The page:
19 Responses to “An Answer for George R. R. Martin about D&D, Dice, & Getting Lucky”

  • Awesome! Got a great LOL out of us (I was reading it out loud to others in the room), including Doug, our D&D geek.

  • I was pointed here by comments on Lois’s MySpace page. I’m a big fan of both Lois and George, so I’ll give your books a shot now. Your med school career change reminds me of a friend who was a library cataloger and made the big jump to Med School. She is in her last year of Residency and still trying to figure out how to fit sleep into her schedule. I can’t imagine adding SF novel-writing to your tasks.

    • Hi Steve. Thank you kindly for stopping by and for giving my stuff a shot. I hope I can hold a candle to the masters, Lois and George. I hope you’ll come back to let me know how I did.

      And as for fitting sleep into my schedule…well…I’m pretty worried about it too. Med school has been demanding, but from what I’ve seen residency is a whole new kettle of fish; however, there are plenty of basic science research folks that come out of it physician scientist, so (if i can keep my sanity) I’m hoping it’s also possible to come out a physician novelist 😉

  • True story — my friend set me up on a blind date with her brother to a Harvard formal. Before the dance, the four of us (my friend and her boyfriend came along) went to Pizzaria Unos, and my date pulled out a map and a die. He’d prepared a quest. So we played D&D in Pizarria Unos in our formalware. Unconventional, but fun 🙂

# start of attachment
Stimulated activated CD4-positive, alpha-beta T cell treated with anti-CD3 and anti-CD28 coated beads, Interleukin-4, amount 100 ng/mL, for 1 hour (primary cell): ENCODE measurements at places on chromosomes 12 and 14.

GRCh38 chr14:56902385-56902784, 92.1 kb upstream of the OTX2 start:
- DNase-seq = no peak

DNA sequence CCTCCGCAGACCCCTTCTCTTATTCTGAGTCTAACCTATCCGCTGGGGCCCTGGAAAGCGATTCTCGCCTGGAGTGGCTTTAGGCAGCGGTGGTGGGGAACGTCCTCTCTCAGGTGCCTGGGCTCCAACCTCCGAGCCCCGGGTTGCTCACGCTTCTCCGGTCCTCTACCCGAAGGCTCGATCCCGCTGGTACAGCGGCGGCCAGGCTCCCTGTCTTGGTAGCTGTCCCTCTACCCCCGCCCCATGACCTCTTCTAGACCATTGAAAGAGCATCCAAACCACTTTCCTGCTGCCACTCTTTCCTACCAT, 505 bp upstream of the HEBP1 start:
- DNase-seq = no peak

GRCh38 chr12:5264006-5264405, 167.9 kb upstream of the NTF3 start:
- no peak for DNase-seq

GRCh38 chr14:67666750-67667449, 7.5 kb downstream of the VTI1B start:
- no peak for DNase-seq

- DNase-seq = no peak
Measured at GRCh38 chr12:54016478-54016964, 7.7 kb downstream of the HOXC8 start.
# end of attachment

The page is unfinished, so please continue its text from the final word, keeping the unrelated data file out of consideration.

• I’ve never played D&D before but I’ve been looking into it lately because I thought it might be something fun to do with my kids, if I could figure out how it works. Those D&D guide books that I’ve seen are really long and have really small print… But if D&D leads to medical school then I’ll make the effort 😉

  • […] An Answer for George R. R. Martin about D&D, Dice, & Getting Lucky (blakecharlton.com) […]

  • Andrew Trewin

    3:13 am Jul-7-2012


    Just like to say thanks for the hard work you have done to give us readers a fantastic set of books
    Thank you ANDY T

    • Hi Andy. Thanks so much for stopping by and for the kind words! If you pick up the third and last in the series, I hope you like it even more 🙂

  • Hi Blake.
    Just discovered spellwright – and found it awesome. Really looking forward to reading the rest! Other than the obvious talent displayed – other reasons I love your work are that I am a medical doctor – and have a dyslexic daughter. She is only 8 – and as you can imagine struggles at times – especially when she compares herself to her ( also bright) but not dyslexic siblings. Really love the tension between disability and strength that you have put into cacography – shows insight which obviously comes from experience. Really cannot imagine how you are combining novel writing with medical school!